– By Syeda Qudsia, NUST Science Blog
What’s the big deal with throwing a cat off the balcony? Seriously?
The other day, there was a kitten stuck up on the second floor and it really shouldn’t have mattered to me except that it kept following me. Now, I couldn’t let it come to my room. So, instead of bothering and taking it down two stories to freedom, there was a quicker solution that came into my mind: throw it down the terrace. The problem was, I wasn’t ready to hold the cat and everybody else was like “Naheeeeennn!” on the mere idea of it. Come on! I’ve witnessed cats being thrown off the second floor all my life and never seen anyone get hurt… and they have come back to meet the same fate again and again. Let’s trust nature on this – or let’s trust science.
Well, okay, cats do not always survive the fall… they do get injured, but that’s from falling mainly between the second and seventh story of the building. Usually what happens when a cat falls from a height is this: it lands on four feet, stands up shocked, and goes about, minding its own business.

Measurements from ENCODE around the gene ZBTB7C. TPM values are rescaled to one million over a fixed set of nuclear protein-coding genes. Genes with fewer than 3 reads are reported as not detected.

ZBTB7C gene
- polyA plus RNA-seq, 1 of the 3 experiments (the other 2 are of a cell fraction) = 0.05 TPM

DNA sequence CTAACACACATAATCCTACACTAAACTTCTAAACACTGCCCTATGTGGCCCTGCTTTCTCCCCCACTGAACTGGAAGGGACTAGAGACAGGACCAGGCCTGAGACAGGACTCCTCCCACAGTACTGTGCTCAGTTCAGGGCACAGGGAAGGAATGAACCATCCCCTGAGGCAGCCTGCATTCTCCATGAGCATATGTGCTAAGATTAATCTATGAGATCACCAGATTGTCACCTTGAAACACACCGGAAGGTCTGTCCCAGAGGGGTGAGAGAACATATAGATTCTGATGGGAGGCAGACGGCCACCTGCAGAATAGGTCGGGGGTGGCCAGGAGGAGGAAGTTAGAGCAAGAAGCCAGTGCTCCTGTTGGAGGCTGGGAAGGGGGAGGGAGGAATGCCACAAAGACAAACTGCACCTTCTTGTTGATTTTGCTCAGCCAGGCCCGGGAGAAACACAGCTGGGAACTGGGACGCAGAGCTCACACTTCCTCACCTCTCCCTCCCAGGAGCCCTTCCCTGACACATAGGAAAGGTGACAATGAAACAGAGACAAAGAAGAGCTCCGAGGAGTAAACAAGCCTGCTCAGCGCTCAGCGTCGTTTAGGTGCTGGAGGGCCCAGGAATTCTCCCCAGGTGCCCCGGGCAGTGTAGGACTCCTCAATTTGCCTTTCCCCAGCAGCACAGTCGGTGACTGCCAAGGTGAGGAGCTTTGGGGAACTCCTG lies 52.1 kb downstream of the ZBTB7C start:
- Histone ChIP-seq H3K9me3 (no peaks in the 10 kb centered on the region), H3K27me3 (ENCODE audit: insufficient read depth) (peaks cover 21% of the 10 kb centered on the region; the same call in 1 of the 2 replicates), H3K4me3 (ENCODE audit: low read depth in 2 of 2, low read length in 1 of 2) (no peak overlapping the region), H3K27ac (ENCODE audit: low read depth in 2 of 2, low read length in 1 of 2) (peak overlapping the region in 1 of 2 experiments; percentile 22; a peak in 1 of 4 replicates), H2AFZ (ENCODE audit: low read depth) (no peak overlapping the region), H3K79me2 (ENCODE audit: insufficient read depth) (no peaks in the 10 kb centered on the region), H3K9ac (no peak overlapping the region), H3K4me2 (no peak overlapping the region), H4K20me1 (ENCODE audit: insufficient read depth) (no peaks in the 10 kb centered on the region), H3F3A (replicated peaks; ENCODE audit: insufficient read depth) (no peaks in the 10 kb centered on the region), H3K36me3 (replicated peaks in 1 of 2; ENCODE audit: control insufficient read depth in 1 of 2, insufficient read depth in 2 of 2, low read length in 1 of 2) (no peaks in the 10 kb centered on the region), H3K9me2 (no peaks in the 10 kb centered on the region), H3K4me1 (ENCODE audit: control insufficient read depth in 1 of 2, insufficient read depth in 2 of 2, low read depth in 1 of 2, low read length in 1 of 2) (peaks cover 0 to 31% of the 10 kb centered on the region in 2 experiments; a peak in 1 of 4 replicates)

This is due to the natural ability of cats to adjust their position mid-air, called “righting reflex”. Here’s a small, 8 second video to demonstrate how cats naturally land on four feet:
So, you see, the cat is being held upside down and is let to fall. But as soon as it is left, it begins to “righten” its position. First its head (00:02), then its torso (00:03), finally its rear (00:04), and following all that with arching its back and preparing for the impact (00:05).
Factor number one, that helps cats in this remarkable feat of theirs, is excellent balance maintained by “vestibular apparatus”, which is a fluid-filled organ in inner ear. At 00:02 in the video, it’s actually this thing that has become active and helps the cat decide which way is up and adjust its posture accordingly.
The second feature is its flexible skeleton and higher mobility of the bones in its spine, which is in focus throughout the video.
And then it also matters how good the cat knows its physics (the answer to which is: naturally well :-P), although that’s more relevant for cats falling through distances much more higher than two stories. When a cat reaches its terminal velocity during a fall, it relaxes and spreads out its body, which helps it take the shock better and saves it from getting injured. This why cats falling from higher than 6 or 7 stories have a better chance of surviving and walking away with their intact selves.
There have been accounts of cats falling from 32 stories and living through! Well, we led our cat down and respectably escorted it out the door, but if a cat really is stranded somewhere high up, don’t think twice and throw it down… saves a lot of time.